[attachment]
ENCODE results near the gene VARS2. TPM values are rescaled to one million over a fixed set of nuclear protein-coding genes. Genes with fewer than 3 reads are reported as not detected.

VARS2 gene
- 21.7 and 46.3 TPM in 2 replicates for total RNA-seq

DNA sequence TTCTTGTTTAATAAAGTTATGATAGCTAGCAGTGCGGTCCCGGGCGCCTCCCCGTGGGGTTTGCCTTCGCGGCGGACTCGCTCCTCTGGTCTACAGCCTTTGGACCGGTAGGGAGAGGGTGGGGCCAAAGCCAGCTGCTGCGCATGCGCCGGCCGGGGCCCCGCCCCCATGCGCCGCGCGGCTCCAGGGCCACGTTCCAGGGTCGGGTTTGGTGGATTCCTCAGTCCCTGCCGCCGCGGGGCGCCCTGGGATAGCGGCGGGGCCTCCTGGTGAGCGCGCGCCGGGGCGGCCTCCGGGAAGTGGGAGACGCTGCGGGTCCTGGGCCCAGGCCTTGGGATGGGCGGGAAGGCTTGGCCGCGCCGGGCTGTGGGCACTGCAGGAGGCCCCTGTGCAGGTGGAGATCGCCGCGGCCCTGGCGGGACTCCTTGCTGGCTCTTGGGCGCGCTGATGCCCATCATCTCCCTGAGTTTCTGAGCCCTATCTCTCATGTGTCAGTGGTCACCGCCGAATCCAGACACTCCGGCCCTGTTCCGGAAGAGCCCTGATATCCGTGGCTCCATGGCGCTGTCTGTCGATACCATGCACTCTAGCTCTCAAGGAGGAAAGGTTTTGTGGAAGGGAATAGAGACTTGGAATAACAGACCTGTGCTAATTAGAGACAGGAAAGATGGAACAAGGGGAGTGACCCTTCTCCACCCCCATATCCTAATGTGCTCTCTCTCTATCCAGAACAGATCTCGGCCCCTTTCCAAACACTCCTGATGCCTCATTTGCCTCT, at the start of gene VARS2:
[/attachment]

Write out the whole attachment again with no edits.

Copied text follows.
ENCODE results near the gene VARS2. TPM values are rescaled to one million over a fixed set of nuclear protein-coding genes. Genes with fewer than 3 reads are reported as not detected.

VARS2 gene
- 21.7 and 46.3 TPM in 2 replicates for total RNA-seq

DNA sequence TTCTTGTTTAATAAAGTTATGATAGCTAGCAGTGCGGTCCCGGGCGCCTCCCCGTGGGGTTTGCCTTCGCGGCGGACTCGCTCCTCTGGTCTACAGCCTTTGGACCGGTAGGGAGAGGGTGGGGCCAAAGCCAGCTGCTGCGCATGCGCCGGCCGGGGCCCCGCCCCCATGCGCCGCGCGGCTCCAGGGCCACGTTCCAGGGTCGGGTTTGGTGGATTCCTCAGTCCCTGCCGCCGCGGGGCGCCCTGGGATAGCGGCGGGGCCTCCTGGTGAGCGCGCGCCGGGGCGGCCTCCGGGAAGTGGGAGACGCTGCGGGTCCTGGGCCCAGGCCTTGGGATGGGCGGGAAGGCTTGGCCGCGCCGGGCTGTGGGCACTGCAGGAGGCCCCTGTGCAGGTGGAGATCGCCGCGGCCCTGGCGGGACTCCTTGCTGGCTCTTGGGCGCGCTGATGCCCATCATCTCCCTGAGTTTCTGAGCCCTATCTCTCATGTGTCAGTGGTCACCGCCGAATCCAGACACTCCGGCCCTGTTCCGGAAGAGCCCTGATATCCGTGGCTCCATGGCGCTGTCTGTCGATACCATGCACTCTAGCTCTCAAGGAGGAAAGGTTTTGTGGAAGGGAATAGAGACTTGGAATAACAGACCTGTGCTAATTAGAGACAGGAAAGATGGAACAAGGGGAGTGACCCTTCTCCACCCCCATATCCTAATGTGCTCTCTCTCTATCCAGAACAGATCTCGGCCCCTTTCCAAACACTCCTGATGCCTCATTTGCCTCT, at the start of gene VARS2: